Association Between AID/FID with Incident CV Disease and Mortality

Published: 03 Nov 2021

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In this short video, Dr Benedikt Schrage (University Heart and Vascular Center Hamburg, DE) summarises the main findings from the analysis that looked into the association between AID/FID with incident CV disease and mortality in 2 164 individuals from three European population-based cohorts. The study, published in the  ESC Heart Failure (2021), found that attributable risks of FID for the tested outcomes were higher than those of AID.

Discussion points:
The aims of the study
Design and patient cohort of the analysis
Key findings
Take-home messages

Recorded remotely from Hamburg, 2021. 

Editor: Mirjam Boros


Hello, my name is Benedikt Schrage. I'm a cardiologist from Hamburg, Germany, also a cardiovascular researcher. I conducted the recently published study “Association of Iron Deficiency with Incident Cardiovascular Disease and Mortality in the General European Population”.

The aims of the study

From trials in disease cohorts, for example, from heart failure trials, we do know that iron deficiency, and especially functional iron deficiency, is linked to the outcome.
Therefore, the morbidity and mortality of patients, and we also do know that interventions, so supplementation of iron in iron-deficient patients is linked to better symptomatic outcomes.
But this seems to be also true for functional iron deficiency, which means assessing the stored iron and the iron in circulation, instead of just assessing the absolute iron deficiency, which just uses the stored iron. However, in the general population, until now we have only investigated associations between absolute iron deficiency and outcomes, but not functional iron deficiency and outcomes.
Our aim was to provide a very comprehensive assessment of iron deficiency, functional iron deficiency, and absolute iron deficiency with mortality, cardiovascular mortality, and incident cardiovascular diseases in the general population.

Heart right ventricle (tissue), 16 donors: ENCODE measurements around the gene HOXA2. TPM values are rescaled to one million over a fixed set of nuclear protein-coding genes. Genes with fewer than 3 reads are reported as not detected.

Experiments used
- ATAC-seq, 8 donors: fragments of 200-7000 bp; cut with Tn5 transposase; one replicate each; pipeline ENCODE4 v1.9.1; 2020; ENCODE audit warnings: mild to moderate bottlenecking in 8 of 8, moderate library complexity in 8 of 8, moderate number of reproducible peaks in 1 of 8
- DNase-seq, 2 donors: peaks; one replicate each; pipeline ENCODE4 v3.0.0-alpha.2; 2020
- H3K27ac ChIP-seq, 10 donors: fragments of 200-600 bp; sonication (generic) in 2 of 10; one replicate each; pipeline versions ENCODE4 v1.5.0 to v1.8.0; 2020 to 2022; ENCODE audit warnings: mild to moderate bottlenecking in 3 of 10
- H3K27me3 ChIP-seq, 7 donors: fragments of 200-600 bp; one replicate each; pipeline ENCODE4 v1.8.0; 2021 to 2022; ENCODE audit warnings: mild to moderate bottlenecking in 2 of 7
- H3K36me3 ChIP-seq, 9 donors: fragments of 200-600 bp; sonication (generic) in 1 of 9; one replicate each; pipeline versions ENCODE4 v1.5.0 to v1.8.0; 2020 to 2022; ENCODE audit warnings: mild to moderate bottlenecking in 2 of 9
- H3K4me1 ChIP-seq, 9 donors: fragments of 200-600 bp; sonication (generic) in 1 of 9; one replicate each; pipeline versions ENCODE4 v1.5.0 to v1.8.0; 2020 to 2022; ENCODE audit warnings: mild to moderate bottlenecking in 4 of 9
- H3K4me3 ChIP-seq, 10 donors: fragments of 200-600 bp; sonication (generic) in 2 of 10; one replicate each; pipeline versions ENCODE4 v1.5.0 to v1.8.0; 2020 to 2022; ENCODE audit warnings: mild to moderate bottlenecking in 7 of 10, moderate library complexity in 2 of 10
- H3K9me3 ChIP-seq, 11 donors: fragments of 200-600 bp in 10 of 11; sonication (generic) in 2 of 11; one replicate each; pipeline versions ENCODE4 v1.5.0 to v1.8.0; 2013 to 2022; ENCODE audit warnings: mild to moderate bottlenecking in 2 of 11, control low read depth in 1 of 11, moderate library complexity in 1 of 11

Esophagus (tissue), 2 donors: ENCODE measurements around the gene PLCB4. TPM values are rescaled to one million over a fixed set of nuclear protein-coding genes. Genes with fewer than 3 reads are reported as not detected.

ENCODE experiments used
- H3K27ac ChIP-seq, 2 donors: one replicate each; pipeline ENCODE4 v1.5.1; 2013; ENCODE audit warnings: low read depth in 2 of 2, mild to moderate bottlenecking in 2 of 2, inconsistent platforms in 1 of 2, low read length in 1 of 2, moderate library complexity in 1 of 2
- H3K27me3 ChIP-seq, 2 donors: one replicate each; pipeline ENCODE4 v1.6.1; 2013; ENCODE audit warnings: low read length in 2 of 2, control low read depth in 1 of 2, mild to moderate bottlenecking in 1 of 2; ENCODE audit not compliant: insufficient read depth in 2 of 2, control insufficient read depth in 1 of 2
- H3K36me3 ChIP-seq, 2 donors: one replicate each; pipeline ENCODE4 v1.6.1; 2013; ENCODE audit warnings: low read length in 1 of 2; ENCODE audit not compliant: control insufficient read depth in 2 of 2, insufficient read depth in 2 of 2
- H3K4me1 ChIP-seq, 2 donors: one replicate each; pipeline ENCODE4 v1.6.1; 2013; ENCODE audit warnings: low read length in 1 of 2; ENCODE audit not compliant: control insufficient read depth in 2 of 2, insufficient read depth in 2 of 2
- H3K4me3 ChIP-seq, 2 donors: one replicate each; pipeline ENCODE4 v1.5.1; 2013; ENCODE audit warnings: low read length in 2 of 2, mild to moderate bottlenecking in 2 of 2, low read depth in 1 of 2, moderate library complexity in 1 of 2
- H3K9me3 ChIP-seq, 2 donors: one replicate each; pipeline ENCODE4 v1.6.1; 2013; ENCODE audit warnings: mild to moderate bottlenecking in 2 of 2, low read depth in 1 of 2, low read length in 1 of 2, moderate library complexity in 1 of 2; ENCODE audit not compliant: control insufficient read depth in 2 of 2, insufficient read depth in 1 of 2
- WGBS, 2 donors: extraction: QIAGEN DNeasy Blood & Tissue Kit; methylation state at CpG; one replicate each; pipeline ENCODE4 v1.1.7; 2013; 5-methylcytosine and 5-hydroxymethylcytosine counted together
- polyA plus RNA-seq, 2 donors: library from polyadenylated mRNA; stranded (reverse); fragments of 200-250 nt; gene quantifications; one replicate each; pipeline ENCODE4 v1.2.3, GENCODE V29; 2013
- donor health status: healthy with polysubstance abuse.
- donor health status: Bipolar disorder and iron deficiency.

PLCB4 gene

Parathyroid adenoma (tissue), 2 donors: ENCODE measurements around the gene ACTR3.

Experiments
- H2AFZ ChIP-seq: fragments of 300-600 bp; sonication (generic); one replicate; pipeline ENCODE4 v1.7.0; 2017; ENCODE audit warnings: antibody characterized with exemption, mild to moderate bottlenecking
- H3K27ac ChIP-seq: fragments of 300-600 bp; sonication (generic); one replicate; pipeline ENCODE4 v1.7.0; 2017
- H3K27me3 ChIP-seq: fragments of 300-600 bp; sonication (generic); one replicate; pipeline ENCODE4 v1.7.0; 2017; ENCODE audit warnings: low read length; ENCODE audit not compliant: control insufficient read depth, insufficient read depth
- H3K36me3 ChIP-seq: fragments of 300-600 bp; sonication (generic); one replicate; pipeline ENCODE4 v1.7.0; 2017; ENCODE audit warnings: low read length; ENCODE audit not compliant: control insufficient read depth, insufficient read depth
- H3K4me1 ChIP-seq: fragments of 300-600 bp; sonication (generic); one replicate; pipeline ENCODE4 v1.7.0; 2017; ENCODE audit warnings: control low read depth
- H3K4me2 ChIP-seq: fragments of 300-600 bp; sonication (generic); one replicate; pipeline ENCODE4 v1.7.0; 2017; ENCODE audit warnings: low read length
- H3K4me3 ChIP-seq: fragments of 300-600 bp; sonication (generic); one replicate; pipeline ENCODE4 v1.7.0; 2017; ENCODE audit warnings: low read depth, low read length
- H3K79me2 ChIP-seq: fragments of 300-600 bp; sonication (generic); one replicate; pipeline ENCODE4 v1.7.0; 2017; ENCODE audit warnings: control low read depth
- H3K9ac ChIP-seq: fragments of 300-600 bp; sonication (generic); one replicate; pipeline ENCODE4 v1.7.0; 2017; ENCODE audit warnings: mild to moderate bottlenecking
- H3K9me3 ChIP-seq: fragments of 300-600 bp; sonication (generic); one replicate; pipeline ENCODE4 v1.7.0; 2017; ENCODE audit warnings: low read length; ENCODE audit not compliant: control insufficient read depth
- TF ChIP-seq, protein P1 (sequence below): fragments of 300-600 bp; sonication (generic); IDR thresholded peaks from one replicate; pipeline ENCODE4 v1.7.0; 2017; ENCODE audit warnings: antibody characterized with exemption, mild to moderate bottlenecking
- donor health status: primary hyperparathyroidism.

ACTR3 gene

Design and patient cohort of the analysis

For this study, we used the BiomarCaRE consortium. BiomarCaRE is the collaboration of several population-based study cohorts in Europe. And we were able to use data from three cohorts which provided baseline information on the iron status, which was needed to assess functional and absolute iron deficiency. In the end, this was a study of roughly 12,000 European patients, or participants, who were apparently healthy.
This was not a disease cohort, but participants randomly selected from the general population. And in this cohort of 12,000 participants, we then assessed the association between absolute and functional iron deficiency with the outcomes by applying Cox regression models. And we adjusted these for commonly known cardiovascular risk factors, such as age, sex, diabetes status, and cholesterol.

Key findings

The key findings of our study were that functional iron deficiency was not only associated with all-cause mortality, but also with cardiovascular mortality and incident coronary heart disease.
There was a link between functional iron deficiency and the new onset of coronary heart disease and also cardiovascular and all-cause mortality. However, if we looked at absolute iron deficiency, we only saw the link between absolute iron deficiency and incident coronary heart disease, but not with mortality.
It seems as if functional iron deficiency would provide a more general and a broader assessment of the patient and iron deficiency as a risk factor than absolute iron deficiency would do.


This is an observational study, so we cannot draw a direct conclusion on the causal interaction between the iron deficiency and the outcomes we assessed.
There might be another factor involved. However, if we put this into the whole body of evidence on this topic, and especially if we go a step further and look at the trials on heart failure and other cardiovascular diseases where we show, especially for HF trial, that if we treat functional iron deficiency, we improve symptomatic outcomes of the patients. And we will soon also have outcome trials where supplementation of iron in functional iron-deficient patient is assessed on mortality endpoints.
I think there is a certain rationale to believe that functional iron deficiency is a relevant and valid risk marker and risk factor for participants or individuals from the general population. And I wouldn't go so far to say, now we should supplement iron in individuals with iron deficiency. However, this is certainly something which, A, needs to be studied in future research, and, B, it's specifically, one could think about conducting a randomised trial on this topic and to compare different measures of iron supplementation. For example, oral supplementation might be enough in these individuals, but there's also the means to intravenously provide iron in individuals with iron deficiency to see if this really, on the population level, also improves outcomes.

Take-home messages

I think the take-home message of the study is that functional iron deficiency, but not absolute iron deficiency, seems to be a relevant risk marker also at a general population level. And it seems very worthwhile to investigate this further and conduct more research on this topic.

Videography:Dan Brent